Shock Westminster polls reflect ‘long term shift’ to multi-party politics, say experts

Posted on the 13th May 2019

  • Statement from the Electoral Reform Society for immediate release, 13th May 2019.

A ‘fundamental shift’ has taken place in British politics, with the UK now a multi-party democracy, electoral experts have said today.

New polling shows [1] the two main parties combined are now on just 50% support – a historic low, according to the Electoral Reform Society. However, Westminster and voters remain hampered by a binary, out-dated voting system.

It is understood that on only on one other occasion has the combined support share been lower than these latest polls, in December 1981 at the peak of the SDP/Liberal Alliance. The ‘clear, long-term trend’ is that politics is moving away from two main parties.

Since Labour became the second largest party in terms of MPs at the 1922 general election, the lowest combined Conservative and Labour vote share seen in a general election is 65% in 2010 (Con: 36%; Lab: 29%).

However, the ERS are warning that the results of the next General Election will be a ‘total lottery’ given Westminster’s voting system – with millions voting tactically to ‘second guess’ other voters, while ‘extensive vote splitting’ could result in wildly volatile results.

The democracy group argue it is time for Westminster to join Scotland, Wales and local elections in Northern Ireland and Ireland in introducing a ‘fair, proportional voting system’ where seats in Parliament accurately match how people vote.

Darren Hughes, Chief Executive, Electoral Reform Society said: 

“A fundamental political shift has taken place in Britain. This polling reflects a long-term trend: voters are not only less closely aligned to the big two parties now, they are supporting a wider range of parties than ever before.

“As support for the two main parties continues to fall, the traditional party system is being torn at the seams. We are a multi-party democracy operating under a broken, one-person-takes-all voting system.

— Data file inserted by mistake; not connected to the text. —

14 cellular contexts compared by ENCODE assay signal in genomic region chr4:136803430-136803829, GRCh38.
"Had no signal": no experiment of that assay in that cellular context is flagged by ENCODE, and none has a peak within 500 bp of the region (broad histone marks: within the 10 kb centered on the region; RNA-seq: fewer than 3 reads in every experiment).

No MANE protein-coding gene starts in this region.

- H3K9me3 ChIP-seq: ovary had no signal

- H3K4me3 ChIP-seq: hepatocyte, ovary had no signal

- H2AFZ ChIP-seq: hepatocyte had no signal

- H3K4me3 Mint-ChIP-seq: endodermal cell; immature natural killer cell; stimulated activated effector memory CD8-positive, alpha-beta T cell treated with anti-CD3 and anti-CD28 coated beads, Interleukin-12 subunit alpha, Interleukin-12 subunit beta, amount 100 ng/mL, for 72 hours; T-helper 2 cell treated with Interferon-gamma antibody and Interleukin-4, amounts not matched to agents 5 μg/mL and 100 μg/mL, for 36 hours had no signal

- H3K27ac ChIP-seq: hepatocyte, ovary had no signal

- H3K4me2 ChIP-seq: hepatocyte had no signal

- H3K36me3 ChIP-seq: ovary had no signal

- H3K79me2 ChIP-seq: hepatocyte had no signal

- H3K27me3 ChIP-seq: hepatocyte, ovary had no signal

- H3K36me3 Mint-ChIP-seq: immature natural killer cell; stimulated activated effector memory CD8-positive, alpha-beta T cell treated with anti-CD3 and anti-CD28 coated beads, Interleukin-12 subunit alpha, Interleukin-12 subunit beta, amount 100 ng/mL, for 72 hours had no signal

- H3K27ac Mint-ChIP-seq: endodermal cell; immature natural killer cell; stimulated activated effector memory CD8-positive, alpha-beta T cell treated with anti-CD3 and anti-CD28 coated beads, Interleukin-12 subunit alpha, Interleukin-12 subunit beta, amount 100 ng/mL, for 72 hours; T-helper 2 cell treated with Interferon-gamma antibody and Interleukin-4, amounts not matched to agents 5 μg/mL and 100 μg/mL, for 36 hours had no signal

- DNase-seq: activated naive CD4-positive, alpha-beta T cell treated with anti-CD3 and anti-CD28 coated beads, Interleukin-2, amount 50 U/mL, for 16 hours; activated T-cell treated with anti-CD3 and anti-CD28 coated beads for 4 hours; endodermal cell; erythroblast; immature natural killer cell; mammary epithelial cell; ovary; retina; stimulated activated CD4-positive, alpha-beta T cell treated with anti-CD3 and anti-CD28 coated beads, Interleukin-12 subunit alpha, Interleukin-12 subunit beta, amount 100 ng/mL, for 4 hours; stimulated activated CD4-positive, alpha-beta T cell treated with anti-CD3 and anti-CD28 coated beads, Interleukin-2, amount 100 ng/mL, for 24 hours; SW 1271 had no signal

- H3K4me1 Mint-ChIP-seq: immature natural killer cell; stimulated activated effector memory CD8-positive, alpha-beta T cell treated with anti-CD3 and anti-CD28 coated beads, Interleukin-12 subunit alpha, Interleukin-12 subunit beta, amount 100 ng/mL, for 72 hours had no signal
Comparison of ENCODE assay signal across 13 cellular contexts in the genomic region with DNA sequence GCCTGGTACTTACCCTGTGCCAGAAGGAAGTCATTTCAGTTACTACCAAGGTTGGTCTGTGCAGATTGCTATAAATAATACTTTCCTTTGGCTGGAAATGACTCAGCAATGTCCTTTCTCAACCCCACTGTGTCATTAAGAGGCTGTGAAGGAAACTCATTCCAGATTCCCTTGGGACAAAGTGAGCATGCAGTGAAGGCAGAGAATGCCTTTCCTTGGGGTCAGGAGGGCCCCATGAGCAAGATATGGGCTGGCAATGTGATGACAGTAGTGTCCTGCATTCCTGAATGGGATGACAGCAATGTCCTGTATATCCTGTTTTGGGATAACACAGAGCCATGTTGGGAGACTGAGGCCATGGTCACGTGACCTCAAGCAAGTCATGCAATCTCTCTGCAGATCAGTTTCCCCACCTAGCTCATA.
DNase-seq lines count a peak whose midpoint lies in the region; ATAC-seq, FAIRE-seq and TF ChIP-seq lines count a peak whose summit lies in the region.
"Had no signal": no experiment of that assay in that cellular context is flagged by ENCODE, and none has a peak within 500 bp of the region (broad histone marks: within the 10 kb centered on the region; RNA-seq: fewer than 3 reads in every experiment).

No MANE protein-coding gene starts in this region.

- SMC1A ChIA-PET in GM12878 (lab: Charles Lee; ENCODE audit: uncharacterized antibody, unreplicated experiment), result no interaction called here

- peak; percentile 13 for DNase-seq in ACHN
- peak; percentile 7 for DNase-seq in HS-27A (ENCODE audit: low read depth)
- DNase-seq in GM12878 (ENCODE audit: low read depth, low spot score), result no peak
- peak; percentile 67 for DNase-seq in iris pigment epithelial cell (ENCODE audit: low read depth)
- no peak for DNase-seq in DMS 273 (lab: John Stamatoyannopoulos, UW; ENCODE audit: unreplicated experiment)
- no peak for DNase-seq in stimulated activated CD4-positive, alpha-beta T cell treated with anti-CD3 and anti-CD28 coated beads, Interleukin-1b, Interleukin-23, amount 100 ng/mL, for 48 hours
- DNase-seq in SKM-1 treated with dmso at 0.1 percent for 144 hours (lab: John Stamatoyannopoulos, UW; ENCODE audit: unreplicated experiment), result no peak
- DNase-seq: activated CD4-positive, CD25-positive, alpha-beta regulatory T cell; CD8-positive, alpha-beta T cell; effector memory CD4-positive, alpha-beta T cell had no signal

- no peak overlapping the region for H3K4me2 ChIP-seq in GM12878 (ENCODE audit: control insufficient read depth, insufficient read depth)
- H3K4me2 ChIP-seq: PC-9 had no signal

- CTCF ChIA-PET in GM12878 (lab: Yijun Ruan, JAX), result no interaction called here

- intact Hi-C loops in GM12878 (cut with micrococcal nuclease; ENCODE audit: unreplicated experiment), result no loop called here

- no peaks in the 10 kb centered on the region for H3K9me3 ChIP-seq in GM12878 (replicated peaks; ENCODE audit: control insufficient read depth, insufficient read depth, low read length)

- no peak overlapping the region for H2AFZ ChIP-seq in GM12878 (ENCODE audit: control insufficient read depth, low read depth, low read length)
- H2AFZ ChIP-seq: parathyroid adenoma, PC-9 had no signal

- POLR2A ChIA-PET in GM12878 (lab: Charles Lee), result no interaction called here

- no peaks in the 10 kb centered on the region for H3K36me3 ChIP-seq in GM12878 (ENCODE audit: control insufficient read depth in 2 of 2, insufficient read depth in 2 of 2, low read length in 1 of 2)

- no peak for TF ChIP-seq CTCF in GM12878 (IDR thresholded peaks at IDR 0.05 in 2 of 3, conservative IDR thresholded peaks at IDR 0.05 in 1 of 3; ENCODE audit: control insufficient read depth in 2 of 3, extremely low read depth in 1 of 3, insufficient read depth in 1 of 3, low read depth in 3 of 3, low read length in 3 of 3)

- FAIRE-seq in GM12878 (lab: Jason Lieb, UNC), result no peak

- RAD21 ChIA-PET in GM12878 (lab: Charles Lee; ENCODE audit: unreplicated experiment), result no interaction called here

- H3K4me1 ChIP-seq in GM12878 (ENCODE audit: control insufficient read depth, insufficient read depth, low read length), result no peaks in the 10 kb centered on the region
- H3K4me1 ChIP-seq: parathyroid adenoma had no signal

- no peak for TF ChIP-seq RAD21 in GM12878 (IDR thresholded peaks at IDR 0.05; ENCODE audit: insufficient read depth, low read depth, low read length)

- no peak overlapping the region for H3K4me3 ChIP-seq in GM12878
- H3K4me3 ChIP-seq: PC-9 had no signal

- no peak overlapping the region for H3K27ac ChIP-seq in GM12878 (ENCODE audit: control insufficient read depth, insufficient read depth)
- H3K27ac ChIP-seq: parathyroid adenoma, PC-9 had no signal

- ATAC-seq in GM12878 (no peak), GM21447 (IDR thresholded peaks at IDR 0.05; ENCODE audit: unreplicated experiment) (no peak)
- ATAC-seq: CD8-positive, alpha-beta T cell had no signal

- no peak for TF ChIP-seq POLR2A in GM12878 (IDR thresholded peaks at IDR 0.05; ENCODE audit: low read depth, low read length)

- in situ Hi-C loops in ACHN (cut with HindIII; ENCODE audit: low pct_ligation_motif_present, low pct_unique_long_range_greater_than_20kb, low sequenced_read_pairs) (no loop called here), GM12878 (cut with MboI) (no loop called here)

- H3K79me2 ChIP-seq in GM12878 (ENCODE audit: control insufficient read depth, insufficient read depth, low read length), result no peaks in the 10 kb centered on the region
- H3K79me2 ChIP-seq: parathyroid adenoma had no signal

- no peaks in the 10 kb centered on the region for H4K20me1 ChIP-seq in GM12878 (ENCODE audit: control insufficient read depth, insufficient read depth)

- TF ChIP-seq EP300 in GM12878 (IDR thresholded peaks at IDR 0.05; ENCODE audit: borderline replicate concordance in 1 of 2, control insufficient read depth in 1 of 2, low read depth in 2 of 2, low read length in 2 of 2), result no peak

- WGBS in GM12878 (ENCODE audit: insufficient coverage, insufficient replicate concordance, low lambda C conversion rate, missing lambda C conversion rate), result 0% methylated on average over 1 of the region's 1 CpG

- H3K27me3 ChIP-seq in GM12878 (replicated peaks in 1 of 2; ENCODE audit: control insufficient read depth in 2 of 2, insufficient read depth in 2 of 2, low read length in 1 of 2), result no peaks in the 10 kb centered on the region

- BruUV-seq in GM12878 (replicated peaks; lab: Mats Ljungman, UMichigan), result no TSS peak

“While voters views are shifting our elections, Westminster is stuck in a binary bind. Despite their projected voted being 30 points lower than in 2017, a general election could see the two main parties continue to dominate Parliament, while leaving smaller parties with just a handful of MPs.

“The next election is likely to be a total lottery for voters, with millions feeling forced to vote ‘tactically’ rather than for their first choice, and ‘vote-splitting’ leading to unprecedented volatility and random results. First Past the Post – far from being ‘strong and stable’ – is now an engine of uncertainty.”

“With over half of voters supporting a party other than Labour and the Conservatives, it is now in everybody’s interest to back a fairer voting system that encourages cooperation, not the adversarial politics of the past.”


Notes to Editors

[1] Analyses of three General Election polls over the past several days, which all have the combined Labour + Conservative share at 50% or lower:


  • Lab: 24%
  • Con: 24%
  • Brexit: 18%
  • LD: 16%
  • Green: 7%

ComRes [this would be the lowest combined vote share for the two ‘main’ parties ever recorded, if reflected in a GE]

  • Lab: 27%
  • Brexit: 20%
  • Con: 19%
  • LD: 14%
  • CUK: 7%
  • Green: 5%
  • Ukip: 3%


  • Lab: 28%
  • Con: 22%
  • Brexit: 21%
  • LD: 11%
  • Green: 6%
  • Ukip: 4%

Three EU polls from the same companies:


  • Brexit: 34%
  • Lab: 16%
  • LD: 15%
  • Green: 11%
  • Con: 10%
  • CUK: 5%


  • Brexit: 27%
  • Lab: 25%
  • LD: 14%
  • Con: 13%
  • Green: 8%
  • CUK: 6%
  • Ukip: 3%


  • Brexit: 34%
  • Lab: 21%
  • LD: 12%
  • Con: 11%
  • Green: 8%
  • Ukip: 4%
  • CUK: 3%

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